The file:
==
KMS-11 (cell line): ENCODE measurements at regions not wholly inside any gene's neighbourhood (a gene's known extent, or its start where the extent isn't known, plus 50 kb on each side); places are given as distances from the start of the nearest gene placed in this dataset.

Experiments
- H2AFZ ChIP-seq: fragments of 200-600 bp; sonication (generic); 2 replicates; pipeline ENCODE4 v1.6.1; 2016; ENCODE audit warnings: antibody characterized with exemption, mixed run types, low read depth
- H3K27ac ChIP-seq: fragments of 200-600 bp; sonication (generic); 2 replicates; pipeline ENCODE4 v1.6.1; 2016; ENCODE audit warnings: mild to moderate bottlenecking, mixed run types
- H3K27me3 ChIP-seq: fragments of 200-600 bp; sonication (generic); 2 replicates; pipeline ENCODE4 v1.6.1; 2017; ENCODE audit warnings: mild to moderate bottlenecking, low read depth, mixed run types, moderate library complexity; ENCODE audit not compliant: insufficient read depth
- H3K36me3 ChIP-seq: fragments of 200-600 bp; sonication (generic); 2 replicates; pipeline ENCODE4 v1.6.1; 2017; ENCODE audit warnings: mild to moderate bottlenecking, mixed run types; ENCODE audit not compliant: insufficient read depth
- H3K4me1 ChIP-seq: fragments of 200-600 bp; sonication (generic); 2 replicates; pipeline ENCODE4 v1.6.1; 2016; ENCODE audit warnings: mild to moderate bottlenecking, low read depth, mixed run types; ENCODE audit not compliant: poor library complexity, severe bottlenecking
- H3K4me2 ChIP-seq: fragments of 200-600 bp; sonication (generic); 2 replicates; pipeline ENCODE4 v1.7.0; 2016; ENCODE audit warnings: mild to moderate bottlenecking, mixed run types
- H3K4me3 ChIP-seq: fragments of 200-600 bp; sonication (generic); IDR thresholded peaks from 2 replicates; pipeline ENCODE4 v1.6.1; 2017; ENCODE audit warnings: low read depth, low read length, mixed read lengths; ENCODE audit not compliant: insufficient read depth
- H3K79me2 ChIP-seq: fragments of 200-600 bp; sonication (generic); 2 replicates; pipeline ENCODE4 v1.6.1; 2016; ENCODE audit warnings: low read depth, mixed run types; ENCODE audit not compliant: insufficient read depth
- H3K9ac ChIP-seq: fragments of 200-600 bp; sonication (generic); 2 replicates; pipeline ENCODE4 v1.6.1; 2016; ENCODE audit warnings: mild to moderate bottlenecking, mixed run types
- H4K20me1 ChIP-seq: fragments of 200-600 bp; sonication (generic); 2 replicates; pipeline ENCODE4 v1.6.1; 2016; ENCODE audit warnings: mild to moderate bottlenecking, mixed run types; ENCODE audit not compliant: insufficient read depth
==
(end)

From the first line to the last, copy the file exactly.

KMS-11 (cell line): ENCODE measurements at regions not wholly inside any gene's neighbourhood (a gene's known extent, or its start where the extent isn't known, plus 50 kb on each side); places are given as distances from the start of the nearest gene placed in this dataset.

Experiments
- H2AFZ ChIP-seq: fragments of 200-600 bp; sonication (generic); 2 replicates; pipeline ENCODE4 v1.6.1; 2016; ENCODE audit warnings: antibody characterized with exemption, mixed run types, low read depth
- H3K27ac ChIP-seq: fragments of 200-600 bp; sonication (generic); 2 replicates; pipeline ENCODE4 v1.6.1; 2016; ENCODE audit warnings: mild to moderate bottlenecking, mixed run types
- H3K27me3 ChIP-seq: fragments of 200-600 bp; sonication (generic); 2 replicates; pipeline ENCODE4 v1.6.1; 2017; ENCODE audit warnings: mild to moderate bottlenecking, low read depth, mixed run types, moderate library complexity; ENCODE audit not compliant: insufficient read depth
- H3K36me3 ChIP-seq: fragments of 200-600 bp; sonication (generic); 2 replicates; pipeline ENCODE4 v1.6.1; 2017; ENCODE audit warnings: mild to moderate bottlenecking, mixed run types; ENCODE audit not compliant: insufficient read depth
- H3K4me1 ChIP-seq: fragments of 200-600 bp; sonication (generic); 2 replicates; pipeline ENCODE4 v1.6.1; 2016; ENCODE audit warnings: mild to moderate bottlenecking, low read depth, mixed run types; ENCODE audit not compliant: poor library complexity, severe bottlenecking
- H3K4me2 ChIP-seq: fragments of 200-600 bp; sonication (generic); 2 replicates; pipeline ENCODE4 v1.7.0; 2016; ENCODE audit warnings: mild to moderate bottlenecking, mixed run types
- H3K4me3 ChIP-seq: fragments of 200-600 bp; sonication (generic); IDR thresholded peaks from 2 replicates; pipeline ENCODE4 v1.6.1; 2017; ENCODE audit warnings: low read depth, low read length, mixed read lengths; ENCODE audit not compliant: insufficient read depth
- H3K79me2 ChIP-seq: fragments of 200-600 bp; sonication (generic); 2 replicates; pipeline ENCODE4 v1.6.1; 2016; ENCODE audit warnings: low read depth, mixed run types; ENCODE audit not compliant: insufficient read depth
- H3K9ac ChIP-seq: fragments of 200-600 bp; sonication (generic); 2 replicates; pipeline ENCODE4 v1.6.1; 2016; ENCODE audit warnings: mild to moderate bottlenecking, mixed run types
- H4K20me1 ChIP-seq: fragments of 200-600 bp; sonication (generic); 2 replicates; pipeline ENCODE4 v1.6.1; 2016; ENCODE audit warnings: mild to moderate bottlenecking, mixed run types; ENCODE audit not compliant: insufficient read depth